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You Don’t Have To Be a Grinch to Control Your Holiday Spending

| December 5, 2016 | 10 Comments

Control Your Holiday Spending

 

With Christmas fast approaching it’s easy to lose control of your holiday spending. Gifts for the kids, family, co-workers, teachers, neighbours, more for your kids and the extra costs that winter time brings. It’s also easy to start thinking of yourself as the Grinch when deciding how much money to spend and what gifts to give. Your finances are one thing that determines the way you and your family live. Controlling your finances during the holiday season is a very important part of your family’s financial future and you shouldn’t sacrifice that by overspending.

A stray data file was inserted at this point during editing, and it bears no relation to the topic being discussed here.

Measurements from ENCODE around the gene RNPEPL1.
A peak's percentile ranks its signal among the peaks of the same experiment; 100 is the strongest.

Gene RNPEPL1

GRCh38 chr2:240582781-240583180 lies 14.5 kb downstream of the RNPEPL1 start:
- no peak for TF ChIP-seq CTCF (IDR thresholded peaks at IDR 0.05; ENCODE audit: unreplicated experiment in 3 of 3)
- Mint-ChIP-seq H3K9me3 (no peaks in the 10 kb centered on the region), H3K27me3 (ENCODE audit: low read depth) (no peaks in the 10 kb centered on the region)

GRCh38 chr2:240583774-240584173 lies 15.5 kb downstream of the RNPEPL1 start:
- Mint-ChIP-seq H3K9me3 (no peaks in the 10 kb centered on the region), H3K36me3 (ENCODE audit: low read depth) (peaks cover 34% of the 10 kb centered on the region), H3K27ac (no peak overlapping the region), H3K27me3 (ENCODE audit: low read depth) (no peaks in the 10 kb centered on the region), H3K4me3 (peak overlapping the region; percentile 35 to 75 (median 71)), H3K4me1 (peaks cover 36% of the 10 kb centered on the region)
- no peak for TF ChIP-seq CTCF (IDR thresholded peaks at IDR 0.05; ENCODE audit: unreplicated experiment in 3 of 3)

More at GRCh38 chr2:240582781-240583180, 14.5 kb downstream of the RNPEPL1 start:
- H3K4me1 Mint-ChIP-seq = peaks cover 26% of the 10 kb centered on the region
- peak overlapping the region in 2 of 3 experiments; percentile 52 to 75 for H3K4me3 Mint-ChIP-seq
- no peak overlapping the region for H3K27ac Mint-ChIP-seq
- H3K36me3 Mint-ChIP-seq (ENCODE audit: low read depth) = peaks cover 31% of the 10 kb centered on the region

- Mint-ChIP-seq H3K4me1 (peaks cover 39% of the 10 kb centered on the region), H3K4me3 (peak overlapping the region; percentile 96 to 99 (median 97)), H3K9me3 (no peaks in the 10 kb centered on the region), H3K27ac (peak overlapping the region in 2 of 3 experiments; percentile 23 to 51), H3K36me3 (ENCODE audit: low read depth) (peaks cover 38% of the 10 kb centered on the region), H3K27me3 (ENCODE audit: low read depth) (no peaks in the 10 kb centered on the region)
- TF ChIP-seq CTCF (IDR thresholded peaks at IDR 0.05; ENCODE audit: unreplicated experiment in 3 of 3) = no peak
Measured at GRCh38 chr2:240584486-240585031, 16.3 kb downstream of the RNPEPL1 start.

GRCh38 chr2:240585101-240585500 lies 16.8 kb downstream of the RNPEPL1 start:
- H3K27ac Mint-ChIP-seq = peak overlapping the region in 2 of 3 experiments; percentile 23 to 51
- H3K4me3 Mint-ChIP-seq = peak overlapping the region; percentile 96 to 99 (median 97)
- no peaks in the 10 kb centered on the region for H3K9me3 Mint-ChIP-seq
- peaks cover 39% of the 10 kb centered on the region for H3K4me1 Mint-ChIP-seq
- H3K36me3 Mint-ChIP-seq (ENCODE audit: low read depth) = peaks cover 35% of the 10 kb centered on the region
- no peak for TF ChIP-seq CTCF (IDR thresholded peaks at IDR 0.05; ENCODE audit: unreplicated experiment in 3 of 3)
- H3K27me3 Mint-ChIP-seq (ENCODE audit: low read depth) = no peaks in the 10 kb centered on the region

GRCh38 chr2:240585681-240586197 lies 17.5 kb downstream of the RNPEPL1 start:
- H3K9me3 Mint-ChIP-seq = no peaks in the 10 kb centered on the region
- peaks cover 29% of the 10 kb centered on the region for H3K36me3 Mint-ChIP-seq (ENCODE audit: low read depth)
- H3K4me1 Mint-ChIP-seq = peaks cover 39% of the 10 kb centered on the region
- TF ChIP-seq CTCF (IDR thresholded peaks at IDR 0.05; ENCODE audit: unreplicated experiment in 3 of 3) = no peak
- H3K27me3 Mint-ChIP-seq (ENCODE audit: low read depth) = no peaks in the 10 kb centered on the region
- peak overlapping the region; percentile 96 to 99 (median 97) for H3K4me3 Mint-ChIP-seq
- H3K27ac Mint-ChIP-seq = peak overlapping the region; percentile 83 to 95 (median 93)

Where to Start

First step is reviewing your family’s monthly budget – if you don’t have one you can get one here Family Budget Worksheet. With winter there are additional costs you need to watch out for like snow removal, winter tires for the car, snowsuits for the kids and higher heating costs. You don’t want to spend all your money on gifts and then get a big hydro bill in January.  

Once you have your budget sorted out make a gift giving list, then check it twice. List all the people you would like to get gifts for and then write down the total amount you have to spend. Divide the money you have among the people on your list, some you will want to spend more on so begin with those first. When all the money is divided, do not add anymore people or money!